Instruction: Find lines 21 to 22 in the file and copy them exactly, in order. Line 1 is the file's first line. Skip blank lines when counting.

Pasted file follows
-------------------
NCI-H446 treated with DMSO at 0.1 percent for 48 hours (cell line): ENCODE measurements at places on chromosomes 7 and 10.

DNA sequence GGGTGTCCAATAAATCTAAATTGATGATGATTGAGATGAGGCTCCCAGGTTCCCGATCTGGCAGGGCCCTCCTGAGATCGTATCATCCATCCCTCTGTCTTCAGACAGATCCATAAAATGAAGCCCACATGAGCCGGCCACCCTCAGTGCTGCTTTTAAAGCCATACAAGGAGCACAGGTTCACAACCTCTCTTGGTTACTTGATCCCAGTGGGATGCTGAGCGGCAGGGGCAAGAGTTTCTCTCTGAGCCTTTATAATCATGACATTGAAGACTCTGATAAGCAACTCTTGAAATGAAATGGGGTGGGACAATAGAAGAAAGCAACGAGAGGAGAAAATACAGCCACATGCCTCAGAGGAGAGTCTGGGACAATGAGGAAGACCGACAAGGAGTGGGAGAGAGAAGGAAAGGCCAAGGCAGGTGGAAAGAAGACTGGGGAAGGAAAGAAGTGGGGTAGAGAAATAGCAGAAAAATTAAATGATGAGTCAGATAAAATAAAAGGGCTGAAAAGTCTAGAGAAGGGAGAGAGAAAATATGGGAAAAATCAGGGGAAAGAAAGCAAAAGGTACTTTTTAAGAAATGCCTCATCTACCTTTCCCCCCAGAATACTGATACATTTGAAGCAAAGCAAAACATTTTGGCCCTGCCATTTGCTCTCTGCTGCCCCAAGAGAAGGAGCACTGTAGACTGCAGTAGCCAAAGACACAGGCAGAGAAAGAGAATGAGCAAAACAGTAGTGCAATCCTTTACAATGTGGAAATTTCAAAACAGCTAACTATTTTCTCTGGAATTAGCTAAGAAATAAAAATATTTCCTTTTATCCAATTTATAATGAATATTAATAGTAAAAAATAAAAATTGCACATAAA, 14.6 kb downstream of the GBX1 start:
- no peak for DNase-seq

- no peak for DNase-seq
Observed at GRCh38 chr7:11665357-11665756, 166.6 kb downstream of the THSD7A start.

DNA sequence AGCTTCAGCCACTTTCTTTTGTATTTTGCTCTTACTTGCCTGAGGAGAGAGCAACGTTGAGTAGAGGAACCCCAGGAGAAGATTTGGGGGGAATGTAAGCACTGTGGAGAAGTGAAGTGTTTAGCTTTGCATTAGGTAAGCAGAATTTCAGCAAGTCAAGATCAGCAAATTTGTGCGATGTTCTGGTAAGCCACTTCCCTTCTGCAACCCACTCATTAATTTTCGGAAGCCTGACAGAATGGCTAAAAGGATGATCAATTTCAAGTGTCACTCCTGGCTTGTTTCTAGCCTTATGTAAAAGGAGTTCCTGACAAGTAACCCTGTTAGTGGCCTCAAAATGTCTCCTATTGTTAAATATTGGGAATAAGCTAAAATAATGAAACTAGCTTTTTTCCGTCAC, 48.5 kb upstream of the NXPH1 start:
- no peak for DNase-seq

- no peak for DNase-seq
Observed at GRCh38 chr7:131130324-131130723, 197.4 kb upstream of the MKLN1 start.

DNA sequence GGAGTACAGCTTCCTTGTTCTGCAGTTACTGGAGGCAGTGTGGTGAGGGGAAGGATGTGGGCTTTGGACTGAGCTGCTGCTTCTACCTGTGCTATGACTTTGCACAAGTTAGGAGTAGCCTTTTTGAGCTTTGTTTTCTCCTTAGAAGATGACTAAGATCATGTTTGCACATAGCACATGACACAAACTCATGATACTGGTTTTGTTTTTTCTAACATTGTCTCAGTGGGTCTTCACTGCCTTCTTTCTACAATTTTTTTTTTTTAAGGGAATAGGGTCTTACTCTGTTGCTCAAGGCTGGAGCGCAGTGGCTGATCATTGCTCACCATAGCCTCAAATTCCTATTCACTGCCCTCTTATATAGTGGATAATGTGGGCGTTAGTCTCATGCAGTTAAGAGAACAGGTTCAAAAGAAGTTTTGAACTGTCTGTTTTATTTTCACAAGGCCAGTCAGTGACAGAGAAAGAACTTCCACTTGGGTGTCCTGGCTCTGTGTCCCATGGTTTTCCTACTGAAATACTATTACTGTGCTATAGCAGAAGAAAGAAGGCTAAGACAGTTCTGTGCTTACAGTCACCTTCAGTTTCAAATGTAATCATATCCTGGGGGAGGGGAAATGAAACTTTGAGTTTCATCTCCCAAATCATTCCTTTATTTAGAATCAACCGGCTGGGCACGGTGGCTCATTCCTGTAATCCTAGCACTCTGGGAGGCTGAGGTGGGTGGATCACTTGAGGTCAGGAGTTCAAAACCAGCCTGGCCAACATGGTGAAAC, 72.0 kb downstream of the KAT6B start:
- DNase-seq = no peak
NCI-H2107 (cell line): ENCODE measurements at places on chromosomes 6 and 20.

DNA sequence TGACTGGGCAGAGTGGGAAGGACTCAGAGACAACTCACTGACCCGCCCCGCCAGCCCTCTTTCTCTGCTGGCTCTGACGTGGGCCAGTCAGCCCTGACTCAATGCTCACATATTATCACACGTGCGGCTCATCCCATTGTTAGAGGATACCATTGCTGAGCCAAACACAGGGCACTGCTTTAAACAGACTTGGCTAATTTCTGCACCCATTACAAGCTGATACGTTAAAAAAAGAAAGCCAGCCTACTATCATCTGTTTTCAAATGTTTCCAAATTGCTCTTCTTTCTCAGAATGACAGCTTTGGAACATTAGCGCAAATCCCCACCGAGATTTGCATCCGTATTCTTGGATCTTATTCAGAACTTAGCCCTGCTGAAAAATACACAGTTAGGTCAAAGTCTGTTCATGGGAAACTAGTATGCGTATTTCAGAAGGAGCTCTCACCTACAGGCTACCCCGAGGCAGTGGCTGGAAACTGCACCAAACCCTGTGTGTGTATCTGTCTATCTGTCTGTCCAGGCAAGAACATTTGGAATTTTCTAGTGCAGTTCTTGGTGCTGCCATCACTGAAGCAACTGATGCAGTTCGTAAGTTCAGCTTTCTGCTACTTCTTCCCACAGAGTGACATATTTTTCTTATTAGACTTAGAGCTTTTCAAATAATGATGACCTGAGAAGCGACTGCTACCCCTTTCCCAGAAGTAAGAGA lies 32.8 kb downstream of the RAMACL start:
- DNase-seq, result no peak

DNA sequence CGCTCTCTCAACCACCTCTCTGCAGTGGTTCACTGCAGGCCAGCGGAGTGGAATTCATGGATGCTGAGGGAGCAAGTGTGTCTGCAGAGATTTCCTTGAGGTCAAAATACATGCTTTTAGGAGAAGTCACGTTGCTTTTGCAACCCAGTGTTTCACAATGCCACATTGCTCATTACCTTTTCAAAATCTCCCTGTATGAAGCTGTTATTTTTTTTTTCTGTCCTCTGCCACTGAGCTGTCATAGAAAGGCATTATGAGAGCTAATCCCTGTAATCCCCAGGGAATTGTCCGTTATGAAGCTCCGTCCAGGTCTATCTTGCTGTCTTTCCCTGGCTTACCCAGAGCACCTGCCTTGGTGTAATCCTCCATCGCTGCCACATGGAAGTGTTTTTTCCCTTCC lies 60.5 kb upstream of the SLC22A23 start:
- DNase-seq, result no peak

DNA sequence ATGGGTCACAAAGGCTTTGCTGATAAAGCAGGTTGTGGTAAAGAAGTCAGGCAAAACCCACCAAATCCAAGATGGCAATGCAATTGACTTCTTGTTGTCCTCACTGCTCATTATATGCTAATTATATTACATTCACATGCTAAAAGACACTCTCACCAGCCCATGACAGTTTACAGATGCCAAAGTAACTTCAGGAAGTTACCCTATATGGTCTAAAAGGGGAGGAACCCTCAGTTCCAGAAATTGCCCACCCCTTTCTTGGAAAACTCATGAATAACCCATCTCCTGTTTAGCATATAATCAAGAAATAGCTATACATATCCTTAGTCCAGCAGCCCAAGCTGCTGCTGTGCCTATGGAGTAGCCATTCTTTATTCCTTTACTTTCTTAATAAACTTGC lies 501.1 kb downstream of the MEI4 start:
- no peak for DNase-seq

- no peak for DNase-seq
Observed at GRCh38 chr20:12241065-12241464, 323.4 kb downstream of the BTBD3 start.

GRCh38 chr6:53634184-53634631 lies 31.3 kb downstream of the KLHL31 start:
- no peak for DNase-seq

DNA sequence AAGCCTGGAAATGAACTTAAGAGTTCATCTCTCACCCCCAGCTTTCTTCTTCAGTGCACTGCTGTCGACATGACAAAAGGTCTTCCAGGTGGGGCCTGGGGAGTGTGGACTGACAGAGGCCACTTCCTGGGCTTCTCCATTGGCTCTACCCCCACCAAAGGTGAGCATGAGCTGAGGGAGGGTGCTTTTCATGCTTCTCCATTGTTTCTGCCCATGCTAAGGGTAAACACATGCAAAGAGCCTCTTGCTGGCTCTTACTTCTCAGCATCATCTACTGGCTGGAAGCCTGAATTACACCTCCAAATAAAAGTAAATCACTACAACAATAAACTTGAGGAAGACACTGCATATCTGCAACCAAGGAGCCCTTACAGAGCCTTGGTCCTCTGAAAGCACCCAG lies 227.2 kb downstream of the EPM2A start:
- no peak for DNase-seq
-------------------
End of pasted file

GRCh38 chr6:53634184-53634631 lies 31.3 kb downstream of the KLHL31 start:
- no peak for DNase-seq